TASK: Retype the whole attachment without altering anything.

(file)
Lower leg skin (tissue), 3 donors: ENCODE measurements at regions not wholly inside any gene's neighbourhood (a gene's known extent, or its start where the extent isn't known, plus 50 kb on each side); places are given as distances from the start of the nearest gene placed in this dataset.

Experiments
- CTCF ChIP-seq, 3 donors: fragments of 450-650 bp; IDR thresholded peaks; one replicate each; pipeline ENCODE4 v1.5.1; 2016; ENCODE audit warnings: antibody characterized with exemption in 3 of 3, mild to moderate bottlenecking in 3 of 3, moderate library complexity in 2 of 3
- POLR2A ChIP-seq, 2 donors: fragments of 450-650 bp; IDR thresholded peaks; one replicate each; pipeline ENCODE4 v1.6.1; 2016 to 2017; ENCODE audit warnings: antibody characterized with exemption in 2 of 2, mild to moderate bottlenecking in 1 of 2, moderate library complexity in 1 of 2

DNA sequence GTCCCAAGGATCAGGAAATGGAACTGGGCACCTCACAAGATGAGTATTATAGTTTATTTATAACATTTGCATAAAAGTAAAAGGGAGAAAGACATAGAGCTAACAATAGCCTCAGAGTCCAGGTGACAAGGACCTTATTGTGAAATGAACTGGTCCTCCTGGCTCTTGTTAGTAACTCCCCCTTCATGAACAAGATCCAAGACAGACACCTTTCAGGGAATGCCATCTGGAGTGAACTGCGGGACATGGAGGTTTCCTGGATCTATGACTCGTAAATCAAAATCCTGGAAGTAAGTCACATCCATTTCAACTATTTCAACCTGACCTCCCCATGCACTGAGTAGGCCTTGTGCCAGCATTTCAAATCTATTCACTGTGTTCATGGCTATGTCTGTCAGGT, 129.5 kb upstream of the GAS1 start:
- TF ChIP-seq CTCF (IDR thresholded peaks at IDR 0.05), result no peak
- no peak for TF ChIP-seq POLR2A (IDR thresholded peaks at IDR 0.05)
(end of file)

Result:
Lower leg skin (tissue), 3 donors: ENCODE measurements at regions not wholly inside any gene's neighbourhood (a gene's known extent, or its start where the extent isn't known, plus 50 kb on each side); places are given as distances from the start of the nearest gene placed in this dataset.

Experiments
- CTCF ChIP-seq, 3 donors: fragments of 450-650 bp; IDR thresholded peaks; one replicate each; pipeline ENCODE4 v1.5.1; 2016; ENCODE audit warnings: antibody characterized with exemption in 3 of 3, mild to moderate bottlenecking in 3 of 3, moderate library complexity in 2 of 3
- POLR2A ChIP-seq, 2 donors: fragments of 450-650 bp; IDR thresholded peaks; one replicate each; pipeline ENCODE4 v1.6.1; 2016 to 2017; ENCODE audit warnings: antibody characterized with exemption in 2 of 2, mild to moderate bottlenecking in 1 of 2, moderate library complexity in 1 of 2

DNA sequence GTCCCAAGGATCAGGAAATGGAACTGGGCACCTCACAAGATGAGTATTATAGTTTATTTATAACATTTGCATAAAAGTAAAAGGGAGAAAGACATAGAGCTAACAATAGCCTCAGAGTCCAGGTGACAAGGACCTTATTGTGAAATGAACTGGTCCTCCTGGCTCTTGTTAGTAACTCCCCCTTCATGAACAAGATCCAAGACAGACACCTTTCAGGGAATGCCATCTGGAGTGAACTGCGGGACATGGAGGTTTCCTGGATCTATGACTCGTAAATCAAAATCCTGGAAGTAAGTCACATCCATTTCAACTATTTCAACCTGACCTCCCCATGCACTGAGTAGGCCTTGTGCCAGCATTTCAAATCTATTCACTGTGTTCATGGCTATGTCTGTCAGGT, 129.5 kb upstream of the GAS1 start:
- TF ChIP-seq CTCF (IDR thresholded peaks at IDR 0.05), result no peak
- no peak for TF ChIP-seq POLR2A (IDR thresholded peaks at IDR 0.05)